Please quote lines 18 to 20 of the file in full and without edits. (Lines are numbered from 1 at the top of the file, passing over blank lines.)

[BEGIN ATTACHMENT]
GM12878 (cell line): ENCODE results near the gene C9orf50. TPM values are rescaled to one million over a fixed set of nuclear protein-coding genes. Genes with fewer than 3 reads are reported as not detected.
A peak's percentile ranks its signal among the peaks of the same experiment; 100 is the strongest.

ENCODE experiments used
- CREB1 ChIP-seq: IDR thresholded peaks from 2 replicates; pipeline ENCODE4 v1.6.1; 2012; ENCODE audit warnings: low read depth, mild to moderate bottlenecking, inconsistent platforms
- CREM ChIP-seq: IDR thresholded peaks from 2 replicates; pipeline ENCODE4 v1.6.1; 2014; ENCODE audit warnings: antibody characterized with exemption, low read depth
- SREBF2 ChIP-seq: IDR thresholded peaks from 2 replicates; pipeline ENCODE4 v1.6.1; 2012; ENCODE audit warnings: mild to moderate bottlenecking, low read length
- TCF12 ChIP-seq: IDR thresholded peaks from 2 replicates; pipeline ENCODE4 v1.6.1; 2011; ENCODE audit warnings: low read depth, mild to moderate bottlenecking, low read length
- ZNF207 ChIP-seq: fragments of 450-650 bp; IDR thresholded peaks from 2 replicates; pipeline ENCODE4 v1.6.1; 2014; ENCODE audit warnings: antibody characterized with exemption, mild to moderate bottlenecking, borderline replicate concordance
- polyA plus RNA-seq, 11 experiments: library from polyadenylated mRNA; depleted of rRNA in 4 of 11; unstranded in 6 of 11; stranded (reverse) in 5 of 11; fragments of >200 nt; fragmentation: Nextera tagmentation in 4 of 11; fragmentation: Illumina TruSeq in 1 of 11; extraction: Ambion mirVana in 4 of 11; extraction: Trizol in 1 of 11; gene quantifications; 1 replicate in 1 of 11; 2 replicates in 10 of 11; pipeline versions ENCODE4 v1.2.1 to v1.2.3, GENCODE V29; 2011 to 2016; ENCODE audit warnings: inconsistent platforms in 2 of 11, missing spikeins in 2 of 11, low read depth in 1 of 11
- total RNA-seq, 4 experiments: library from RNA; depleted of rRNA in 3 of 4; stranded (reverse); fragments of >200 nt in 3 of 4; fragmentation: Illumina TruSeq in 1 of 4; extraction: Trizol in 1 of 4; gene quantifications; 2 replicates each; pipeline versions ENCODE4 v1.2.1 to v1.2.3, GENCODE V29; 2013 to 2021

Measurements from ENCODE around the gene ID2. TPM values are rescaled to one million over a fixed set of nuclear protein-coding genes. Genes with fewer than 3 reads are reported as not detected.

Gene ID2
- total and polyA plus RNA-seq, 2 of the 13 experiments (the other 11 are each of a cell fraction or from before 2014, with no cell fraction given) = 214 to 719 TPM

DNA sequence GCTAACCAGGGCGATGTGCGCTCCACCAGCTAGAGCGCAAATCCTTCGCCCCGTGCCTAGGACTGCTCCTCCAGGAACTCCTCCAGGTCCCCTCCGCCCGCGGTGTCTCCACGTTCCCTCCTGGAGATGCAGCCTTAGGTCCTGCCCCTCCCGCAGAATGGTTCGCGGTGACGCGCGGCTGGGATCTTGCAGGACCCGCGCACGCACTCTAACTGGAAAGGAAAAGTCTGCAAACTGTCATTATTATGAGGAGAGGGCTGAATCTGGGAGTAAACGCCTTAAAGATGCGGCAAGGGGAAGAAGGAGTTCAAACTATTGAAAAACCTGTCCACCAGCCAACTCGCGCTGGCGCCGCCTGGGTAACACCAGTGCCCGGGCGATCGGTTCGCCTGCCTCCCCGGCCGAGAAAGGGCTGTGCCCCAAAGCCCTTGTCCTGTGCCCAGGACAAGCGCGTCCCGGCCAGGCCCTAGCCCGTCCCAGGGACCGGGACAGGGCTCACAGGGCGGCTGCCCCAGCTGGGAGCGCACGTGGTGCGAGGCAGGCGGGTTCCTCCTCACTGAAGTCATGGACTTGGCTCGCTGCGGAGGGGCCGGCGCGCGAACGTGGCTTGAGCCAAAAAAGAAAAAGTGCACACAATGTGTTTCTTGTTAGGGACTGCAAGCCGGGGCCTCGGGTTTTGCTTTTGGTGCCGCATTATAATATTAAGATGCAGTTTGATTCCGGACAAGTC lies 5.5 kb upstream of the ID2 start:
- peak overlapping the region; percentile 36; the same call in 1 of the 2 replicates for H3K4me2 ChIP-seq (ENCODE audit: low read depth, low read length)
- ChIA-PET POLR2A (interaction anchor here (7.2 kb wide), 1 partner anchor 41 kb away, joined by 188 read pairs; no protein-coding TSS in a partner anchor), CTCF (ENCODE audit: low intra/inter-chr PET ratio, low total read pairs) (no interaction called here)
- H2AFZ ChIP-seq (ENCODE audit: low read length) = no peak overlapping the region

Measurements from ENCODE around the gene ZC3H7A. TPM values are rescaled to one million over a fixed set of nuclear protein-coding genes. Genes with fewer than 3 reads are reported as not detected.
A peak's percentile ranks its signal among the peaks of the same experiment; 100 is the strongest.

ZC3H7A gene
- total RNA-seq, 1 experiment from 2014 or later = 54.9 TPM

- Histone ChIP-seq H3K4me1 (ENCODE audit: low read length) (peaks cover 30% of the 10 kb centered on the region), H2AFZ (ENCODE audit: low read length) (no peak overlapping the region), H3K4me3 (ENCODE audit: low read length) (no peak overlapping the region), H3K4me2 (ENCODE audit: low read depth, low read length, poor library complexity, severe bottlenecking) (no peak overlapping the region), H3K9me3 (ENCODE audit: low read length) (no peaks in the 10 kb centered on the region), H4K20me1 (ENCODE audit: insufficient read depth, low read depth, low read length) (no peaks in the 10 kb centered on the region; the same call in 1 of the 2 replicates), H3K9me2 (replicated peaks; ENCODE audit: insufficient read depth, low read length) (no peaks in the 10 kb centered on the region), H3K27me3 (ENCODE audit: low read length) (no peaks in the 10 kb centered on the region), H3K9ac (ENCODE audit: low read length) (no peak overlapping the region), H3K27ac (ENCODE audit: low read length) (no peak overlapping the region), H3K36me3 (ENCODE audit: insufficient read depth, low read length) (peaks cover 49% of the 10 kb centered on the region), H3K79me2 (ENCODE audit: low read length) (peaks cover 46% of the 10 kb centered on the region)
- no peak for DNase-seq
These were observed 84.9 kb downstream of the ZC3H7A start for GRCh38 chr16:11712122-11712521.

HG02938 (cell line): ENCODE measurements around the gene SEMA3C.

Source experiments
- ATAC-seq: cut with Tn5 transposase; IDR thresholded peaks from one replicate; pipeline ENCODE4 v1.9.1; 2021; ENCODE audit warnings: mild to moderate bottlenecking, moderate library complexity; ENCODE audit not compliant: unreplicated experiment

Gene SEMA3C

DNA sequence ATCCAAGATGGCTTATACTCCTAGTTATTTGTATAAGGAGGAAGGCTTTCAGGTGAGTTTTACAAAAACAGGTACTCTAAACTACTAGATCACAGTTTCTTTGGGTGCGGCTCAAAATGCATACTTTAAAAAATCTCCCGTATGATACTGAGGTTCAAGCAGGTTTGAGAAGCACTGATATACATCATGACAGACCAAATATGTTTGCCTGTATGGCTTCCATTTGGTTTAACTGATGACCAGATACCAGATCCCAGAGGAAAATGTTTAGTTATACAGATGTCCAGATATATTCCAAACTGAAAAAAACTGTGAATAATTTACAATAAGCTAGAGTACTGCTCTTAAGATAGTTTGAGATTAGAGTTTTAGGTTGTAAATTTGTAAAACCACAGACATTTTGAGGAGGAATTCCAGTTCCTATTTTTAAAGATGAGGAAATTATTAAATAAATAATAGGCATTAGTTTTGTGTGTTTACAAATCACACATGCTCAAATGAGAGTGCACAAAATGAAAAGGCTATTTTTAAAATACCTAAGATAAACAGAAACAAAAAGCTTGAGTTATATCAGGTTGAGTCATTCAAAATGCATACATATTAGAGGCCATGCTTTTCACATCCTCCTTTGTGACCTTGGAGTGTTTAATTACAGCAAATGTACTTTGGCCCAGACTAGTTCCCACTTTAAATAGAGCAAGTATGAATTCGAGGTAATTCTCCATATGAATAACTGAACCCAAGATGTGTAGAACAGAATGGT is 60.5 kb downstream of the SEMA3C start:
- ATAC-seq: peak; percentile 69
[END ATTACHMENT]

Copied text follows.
Measurements from ENCODE around the gene ZC3H7A. TPM values are rescaled to one million over a fixed set of nuclear protein-coding genes. Genes with fewer than 3 reads are reported as not detected.
A peak's percentile ranks its signal among the peaks of the same experiment; 100 is the strongest.

ZC3H7A gene